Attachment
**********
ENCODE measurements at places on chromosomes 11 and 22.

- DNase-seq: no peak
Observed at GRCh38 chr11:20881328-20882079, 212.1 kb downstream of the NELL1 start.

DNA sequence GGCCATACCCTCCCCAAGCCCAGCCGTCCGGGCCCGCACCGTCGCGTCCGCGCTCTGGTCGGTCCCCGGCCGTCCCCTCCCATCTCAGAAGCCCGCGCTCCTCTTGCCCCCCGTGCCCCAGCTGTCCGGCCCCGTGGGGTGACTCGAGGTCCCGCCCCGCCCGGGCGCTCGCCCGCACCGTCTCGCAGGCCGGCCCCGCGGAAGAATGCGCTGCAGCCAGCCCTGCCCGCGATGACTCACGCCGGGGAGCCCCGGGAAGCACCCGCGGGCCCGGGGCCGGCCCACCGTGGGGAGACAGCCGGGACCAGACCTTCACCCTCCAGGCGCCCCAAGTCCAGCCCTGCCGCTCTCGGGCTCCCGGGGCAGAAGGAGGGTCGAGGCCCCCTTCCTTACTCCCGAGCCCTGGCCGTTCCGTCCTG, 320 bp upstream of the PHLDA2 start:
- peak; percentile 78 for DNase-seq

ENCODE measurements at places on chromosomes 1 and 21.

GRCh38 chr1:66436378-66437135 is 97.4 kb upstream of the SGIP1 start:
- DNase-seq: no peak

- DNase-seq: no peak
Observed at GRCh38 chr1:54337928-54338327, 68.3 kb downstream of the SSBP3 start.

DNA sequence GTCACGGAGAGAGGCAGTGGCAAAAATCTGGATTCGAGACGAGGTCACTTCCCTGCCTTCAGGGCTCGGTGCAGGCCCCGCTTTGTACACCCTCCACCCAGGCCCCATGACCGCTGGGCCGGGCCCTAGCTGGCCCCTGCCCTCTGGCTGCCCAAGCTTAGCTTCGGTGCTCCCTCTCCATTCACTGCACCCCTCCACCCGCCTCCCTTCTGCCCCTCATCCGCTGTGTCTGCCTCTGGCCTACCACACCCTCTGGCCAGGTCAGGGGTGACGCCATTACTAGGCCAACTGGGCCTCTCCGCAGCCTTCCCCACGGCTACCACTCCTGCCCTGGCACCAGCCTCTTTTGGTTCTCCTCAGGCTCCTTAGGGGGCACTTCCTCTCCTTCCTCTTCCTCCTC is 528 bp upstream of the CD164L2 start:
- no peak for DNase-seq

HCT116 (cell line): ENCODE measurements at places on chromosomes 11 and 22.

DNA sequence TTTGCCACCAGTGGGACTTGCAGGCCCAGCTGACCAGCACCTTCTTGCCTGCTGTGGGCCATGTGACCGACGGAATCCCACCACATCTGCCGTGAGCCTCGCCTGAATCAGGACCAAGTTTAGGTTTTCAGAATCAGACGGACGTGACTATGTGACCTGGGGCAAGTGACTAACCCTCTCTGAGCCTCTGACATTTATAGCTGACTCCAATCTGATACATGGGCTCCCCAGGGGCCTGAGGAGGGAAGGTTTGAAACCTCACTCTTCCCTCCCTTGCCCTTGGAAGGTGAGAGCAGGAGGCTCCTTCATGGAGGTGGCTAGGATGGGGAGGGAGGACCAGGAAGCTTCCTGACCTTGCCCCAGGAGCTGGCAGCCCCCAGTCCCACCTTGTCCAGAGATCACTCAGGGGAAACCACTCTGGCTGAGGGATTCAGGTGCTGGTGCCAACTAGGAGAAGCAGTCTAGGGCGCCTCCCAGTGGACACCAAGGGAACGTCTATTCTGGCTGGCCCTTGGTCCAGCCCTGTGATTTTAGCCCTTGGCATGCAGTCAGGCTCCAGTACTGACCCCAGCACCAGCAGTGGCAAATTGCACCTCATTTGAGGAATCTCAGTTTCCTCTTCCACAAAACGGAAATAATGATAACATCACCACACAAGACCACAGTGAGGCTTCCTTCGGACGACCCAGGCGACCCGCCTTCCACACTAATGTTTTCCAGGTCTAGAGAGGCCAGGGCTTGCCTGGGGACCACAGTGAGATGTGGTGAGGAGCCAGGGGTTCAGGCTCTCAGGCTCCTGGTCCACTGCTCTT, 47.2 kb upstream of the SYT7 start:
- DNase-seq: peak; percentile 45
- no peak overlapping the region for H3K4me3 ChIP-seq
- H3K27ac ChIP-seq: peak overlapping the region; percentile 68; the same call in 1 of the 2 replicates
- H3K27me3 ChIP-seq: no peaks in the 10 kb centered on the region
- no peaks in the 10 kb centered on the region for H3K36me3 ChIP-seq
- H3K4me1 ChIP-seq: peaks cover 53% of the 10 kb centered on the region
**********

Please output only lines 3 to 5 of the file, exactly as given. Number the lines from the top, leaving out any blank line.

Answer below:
Observed at GRCh38 chr11:20881328-20882079, 212.1 kb downstream of the NELL1 start.

DNA sequence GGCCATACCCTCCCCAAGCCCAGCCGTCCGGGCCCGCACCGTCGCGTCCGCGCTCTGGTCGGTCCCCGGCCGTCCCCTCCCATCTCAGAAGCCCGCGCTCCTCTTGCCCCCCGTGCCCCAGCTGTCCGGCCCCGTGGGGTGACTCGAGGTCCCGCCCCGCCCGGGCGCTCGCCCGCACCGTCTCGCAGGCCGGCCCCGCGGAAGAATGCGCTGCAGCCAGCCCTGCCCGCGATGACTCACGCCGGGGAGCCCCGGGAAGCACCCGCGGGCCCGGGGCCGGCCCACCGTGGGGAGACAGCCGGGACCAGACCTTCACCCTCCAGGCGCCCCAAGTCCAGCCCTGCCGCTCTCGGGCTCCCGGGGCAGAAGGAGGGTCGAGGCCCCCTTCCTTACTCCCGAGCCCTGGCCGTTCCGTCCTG, 320 bp upstream of the PHLDA2 start:
- peak; percentile 78 for DNase-seq